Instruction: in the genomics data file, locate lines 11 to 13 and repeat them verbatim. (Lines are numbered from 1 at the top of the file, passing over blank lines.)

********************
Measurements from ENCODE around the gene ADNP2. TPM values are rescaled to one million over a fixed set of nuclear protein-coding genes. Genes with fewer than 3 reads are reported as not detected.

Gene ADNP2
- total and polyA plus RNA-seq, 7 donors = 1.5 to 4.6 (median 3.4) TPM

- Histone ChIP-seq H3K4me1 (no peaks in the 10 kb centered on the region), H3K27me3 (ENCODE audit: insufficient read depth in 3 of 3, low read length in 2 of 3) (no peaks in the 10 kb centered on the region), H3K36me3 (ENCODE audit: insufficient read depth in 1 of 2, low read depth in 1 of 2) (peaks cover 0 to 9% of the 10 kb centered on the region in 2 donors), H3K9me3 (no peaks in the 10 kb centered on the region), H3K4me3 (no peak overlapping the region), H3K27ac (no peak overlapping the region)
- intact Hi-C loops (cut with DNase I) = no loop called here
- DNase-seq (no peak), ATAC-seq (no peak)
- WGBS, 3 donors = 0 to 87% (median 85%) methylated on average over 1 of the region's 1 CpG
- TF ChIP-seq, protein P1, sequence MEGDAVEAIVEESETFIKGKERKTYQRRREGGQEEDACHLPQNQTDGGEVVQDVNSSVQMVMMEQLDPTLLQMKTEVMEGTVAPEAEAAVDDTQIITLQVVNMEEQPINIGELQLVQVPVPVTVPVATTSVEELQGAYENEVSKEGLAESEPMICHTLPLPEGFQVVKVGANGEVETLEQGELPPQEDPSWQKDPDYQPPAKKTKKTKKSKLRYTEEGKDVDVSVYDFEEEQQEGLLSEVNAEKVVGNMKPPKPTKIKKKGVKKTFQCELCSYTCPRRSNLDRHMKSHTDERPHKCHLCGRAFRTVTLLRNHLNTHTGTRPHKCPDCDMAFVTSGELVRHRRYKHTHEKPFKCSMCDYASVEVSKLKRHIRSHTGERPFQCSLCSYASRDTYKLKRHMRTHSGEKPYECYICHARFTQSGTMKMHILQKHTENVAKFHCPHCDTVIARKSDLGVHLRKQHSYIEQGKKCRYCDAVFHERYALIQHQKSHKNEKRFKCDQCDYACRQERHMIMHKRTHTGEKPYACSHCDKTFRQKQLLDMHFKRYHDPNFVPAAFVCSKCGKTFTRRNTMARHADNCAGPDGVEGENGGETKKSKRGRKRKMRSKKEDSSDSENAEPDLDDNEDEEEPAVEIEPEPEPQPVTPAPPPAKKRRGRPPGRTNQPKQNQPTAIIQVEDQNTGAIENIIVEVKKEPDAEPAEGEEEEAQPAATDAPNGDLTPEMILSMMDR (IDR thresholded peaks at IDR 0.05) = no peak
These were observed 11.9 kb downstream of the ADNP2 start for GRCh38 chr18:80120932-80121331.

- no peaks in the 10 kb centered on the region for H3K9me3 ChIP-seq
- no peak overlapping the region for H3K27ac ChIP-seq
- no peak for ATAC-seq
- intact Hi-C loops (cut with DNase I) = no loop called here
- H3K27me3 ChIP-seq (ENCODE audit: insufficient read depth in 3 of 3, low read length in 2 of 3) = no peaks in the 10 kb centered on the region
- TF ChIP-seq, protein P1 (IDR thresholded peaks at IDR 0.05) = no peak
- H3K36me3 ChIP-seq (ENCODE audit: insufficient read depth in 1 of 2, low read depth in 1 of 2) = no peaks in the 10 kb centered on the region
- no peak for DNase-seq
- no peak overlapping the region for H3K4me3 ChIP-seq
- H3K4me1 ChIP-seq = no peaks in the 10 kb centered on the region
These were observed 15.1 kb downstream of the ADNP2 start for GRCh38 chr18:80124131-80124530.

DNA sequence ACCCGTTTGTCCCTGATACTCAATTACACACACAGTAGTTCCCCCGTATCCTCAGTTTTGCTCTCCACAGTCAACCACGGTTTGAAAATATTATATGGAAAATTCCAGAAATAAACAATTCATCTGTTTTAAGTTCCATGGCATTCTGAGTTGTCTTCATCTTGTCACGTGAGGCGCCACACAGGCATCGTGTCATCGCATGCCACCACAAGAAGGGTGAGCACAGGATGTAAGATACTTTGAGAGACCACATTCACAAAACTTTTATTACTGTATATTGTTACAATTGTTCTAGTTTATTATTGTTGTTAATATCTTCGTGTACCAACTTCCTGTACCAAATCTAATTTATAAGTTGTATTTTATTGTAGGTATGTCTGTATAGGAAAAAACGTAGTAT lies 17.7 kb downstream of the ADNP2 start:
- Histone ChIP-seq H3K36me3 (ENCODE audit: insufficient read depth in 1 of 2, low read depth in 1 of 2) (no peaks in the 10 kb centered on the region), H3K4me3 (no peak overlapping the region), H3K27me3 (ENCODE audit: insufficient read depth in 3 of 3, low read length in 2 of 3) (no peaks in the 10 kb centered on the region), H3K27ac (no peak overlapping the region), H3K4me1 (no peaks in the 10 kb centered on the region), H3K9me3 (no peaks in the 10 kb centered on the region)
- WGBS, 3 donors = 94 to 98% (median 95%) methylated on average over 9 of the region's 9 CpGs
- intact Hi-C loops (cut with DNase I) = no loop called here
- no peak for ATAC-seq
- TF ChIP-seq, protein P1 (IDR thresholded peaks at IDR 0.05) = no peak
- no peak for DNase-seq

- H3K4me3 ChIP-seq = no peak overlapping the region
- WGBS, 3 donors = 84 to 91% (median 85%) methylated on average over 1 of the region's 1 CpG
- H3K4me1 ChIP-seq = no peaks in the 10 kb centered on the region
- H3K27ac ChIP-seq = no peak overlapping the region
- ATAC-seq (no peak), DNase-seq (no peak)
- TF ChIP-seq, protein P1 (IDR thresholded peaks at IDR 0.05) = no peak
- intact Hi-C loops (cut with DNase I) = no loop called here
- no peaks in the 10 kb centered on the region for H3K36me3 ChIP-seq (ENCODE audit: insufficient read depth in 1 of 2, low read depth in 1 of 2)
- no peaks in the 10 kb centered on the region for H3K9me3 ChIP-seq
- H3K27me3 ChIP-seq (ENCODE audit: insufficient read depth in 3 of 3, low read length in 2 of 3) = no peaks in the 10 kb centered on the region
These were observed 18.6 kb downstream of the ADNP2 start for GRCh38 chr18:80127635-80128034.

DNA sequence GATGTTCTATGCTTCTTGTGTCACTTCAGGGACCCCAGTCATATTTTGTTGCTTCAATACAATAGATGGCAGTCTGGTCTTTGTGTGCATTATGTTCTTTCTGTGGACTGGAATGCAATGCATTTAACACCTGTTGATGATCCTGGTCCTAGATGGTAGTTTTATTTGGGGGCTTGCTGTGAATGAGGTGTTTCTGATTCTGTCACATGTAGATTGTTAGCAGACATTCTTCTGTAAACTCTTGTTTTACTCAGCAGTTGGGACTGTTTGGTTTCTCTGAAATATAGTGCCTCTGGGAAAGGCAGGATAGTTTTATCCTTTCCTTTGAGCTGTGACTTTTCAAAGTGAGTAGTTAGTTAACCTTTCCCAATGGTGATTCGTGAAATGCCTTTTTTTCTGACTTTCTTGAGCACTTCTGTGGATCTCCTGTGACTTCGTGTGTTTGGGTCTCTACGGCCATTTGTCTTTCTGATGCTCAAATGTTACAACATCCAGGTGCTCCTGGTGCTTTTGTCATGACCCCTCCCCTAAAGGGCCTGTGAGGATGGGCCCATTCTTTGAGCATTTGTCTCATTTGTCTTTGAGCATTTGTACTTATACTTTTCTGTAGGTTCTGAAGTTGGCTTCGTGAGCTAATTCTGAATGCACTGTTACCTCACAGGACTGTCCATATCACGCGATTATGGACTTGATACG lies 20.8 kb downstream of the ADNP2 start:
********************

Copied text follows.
- no peak overlapping the region for H3K27ac ChIP-seq
- no peak for ATAC-seq
- intact Hi-C loops (cut with DNase I) = no loop called here